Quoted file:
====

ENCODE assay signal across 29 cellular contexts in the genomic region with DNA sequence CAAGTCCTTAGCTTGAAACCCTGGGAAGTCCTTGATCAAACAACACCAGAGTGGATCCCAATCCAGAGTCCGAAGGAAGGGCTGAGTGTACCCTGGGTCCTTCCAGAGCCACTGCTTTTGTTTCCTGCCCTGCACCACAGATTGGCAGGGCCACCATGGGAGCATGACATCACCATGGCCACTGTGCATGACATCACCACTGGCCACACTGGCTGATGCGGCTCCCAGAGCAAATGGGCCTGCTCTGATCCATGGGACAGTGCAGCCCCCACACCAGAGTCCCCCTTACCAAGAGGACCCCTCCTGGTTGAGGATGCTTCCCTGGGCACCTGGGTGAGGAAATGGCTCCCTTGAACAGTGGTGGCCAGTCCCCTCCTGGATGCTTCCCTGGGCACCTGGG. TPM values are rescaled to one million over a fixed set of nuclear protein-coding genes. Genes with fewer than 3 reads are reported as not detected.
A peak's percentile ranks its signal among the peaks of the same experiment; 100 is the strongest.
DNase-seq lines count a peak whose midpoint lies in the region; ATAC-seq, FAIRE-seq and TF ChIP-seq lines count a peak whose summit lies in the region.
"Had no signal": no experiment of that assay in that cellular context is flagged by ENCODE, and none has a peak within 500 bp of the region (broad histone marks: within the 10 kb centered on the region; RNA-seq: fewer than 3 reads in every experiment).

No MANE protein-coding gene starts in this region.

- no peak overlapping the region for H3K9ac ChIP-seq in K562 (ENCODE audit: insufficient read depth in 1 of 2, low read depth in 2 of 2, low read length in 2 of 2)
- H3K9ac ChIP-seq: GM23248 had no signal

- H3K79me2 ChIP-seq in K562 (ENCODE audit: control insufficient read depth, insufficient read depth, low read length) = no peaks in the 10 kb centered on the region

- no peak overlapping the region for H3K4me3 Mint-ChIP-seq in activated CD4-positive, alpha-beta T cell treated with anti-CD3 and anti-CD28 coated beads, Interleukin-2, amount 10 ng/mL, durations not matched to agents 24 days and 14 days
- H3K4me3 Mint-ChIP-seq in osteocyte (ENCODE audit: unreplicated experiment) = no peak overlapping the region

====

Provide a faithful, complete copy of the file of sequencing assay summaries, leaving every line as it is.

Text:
ENCODE assay signal across 29 cellular contexts in the genomic region with DNA sequence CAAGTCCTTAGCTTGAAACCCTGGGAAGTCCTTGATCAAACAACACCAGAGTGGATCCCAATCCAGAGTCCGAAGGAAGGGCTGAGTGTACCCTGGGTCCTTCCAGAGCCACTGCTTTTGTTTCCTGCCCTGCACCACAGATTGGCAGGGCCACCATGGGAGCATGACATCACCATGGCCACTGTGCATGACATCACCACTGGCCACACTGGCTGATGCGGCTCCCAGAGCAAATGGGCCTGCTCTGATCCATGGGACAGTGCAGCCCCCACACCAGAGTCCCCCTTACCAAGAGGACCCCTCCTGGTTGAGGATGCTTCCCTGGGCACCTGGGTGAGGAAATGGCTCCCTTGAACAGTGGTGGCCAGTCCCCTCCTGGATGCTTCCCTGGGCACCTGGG. TPM values are rescaled to one million over a fixed set of nuclear protein-coding genes. Genes with fewer than 3 reads are reported as not detected.
A peak's percentile ranks its signal among the peaks of the same experiment; 100 is the strongest.
DNase-seq lines count a peak whose midpoint lies in the region; ATAC-seq, FAIRE-seq and TF ChIP-seq lines count a peak whose summit lies in the region.
"Had no signal": no experiment of that assay in that cellular context is flagged by ENCODE, and none has a peak within 500 bp of the region (broad histone marks: within the 10 kb centered on the region; RNA-seq: fewer than 3 reads in every experiment).

No MANE protein-coding gene starts in this region.

- no peak overlapping the region for H3K9ac ChIP-seq in K562 (ENCODE audit: insufficient read depth in 1 of 2, low read depth in 2 of 2, low read length in 2 of 2)
- H3K9ac ChIP-seq: GM23248 had no signal

- H3K79me2 ChIP-seq in K562 (ENCODE audit: control insufficient read depth, insufficient read depth, low read length) = no peaks in the 10 kb centered on the region

- no peak overlapping the region for H3K4me3 Mint-ChIP-seq in activated CD4-positive, alpha-beta T cell treated with anti-CD3 and anti-CD28 coated beads, Interleukin-2, amount 10 ng/mL, durations not matched to agents 24 days and 14 days
- H3K4me3 Mint-ChIP-seq in osteocyte (ENCODE audit: unreplicated experiment) = no peak overlapping the region